Lecturer: Richard pope
Teacher bio: http://peoplescolloquium.org/teacher-bios/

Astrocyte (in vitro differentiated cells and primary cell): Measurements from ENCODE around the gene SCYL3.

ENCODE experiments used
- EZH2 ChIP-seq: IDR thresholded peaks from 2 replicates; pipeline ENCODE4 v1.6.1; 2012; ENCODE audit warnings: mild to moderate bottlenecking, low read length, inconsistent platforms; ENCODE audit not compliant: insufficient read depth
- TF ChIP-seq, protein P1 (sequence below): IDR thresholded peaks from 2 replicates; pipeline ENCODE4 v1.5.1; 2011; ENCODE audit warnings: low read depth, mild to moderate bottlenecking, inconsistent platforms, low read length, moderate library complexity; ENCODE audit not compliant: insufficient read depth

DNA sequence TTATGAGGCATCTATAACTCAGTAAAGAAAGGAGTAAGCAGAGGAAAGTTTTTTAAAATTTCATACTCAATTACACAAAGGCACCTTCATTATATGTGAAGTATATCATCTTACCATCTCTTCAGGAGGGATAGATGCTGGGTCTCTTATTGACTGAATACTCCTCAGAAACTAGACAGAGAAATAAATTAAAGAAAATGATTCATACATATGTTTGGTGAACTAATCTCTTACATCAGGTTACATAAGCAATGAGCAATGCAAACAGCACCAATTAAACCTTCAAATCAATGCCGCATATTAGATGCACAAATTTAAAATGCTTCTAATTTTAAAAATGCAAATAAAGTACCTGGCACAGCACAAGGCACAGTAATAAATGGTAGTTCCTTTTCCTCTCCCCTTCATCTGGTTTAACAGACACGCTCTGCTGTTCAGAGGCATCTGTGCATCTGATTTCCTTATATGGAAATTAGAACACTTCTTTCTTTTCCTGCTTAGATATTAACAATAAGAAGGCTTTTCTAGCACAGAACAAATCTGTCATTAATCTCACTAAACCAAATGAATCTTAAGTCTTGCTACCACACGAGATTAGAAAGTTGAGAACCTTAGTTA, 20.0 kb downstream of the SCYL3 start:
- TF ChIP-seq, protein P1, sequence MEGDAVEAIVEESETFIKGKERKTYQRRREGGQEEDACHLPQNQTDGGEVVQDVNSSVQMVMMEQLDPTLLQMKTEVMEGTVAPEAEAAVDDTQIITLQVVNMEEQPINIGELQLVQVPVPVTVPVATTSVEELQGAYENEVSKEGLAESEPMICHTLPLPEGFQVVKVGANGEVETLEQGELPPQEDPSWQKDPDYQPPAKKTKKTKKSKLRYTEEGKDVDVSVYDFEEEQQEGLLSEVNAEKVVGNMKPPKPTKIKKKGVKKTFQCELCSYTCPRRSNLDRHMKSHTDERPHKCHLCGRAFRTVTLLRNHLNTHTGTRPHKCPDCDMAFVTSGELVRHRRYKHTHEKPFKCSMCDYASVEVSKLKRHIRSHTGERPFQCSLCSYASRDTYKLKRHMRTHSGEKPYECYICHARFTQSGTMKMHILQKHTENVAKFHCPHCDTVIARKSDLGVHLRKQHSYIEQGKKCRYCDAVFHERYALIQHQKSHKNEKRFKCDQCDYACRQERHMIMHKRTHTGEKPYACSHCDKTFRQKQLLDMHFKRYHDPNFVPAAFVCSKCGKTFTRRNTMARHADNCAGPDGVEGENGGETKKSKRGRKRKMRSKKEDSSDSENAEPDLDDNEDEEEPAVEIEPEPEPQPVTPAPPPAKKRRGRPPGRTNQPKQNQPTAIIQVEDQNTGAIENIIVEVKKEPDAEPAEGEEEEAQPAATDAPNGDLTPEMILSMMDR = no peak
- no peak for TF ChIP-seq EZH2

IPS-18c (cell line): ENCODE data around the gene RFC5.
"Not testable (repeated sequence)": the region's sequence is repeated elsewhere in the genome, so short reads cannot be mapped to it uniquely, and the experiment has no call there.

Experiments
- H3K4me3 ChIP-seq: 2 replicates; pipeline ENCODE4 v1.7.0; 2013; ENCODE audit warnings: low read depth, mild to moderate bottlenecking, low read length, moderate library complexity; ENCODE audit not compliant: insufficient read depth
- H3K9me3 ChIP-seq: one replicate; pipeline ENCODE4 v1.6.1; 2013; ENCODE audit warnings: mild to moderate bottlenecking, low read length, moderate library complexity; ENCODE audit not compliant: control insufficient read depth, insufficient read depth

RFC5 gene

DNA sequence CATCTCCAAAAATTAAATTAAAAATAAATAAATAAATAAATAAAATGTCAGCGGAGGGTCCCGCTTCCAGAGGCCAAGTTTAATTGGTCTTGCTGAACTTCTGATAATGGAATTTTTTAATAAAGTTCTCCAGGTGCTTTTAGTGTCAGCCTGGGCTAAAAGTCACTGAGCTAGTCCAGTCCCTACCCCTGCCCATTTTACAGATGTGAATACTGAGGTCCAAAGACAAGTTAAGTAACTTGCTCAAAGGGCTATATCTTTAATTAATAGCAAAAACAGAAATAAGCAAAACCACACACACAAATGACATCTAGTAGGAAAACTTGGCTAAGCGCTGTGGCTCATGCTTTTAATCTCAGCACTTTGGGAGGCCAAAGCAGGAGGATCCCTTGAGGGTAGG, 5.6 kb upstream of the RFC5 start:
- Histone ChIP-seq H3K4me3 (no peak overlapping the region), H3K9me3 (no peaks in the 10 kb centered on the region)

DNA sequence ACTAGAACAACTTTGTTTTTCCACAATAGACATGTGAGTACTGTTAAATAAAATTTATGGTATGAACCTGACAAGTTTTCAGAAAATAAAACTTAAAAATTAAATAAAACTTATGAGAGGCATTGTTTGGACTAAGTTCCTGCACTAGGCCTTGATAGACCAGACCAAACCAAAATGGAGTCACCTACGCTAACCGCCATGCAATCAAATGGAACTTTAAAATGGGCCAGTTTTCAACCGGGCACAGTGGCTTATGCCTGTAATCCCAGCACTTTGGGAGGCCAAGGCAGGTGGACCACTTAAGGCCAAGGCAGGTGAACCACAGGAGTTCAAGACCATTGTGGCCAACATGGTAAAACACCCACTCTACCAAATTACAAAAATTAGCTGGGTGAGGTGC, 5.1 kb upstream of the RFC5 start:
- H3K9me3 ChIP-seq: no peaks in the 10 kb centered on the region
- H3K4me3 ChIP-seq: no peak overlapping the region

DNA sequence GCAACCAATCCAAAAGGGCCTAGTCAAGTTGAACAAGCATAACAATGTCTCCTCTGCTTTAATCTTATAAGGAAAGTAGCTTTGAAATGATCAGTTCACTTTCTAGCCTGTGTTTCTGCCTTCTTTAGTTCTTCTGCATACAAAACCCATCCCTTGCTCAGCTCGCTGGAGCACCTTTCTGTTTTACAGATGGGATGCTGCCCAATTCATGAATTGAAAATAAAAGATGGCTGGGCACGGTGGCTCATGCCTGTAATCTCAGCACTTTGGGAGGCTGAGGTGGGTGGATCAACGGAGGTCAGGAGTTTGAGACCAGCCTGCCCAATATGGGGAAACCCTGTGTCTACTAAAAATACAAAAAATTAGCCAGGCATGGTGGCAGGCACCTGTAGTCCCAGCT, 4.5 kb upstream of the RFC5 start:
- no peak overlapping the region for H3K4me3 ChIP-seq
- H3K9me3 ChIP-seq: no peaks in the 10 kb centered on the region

When looking out at the the universe with its nebula, quasars, and countless galaxies, a startling yet troubling question arises. Is the universe a lifeless desert stretching forever? There is of course one exception, and that is planet earth, which in comparison to everything we can see through our telescopes, is like an oasis. But what chance does our oasis and the life being nurtured on its shoreline stand against such a vast cosmic indifference, with cataclysms and novae that blow like a hot desert windstorm? More questions follow. Do other oases exist nurturing other lifeforms? If so, why can’t we see them, and why haven’t their lifeforms reached out to us? If such oases have gone dry, have their former hosts been reduced to bones amidst sands, or do they continue on in some other fashion, perhaps invisible to us? The name for the apparent lack of life in the universe, even though the conditions for life have existed for billions of years, is called Fermi’s Paradox, put forth by the famous physicist. During this lecture, we’ll explore this paradox and answers that are either convincing, fascinating, and/or hopeful.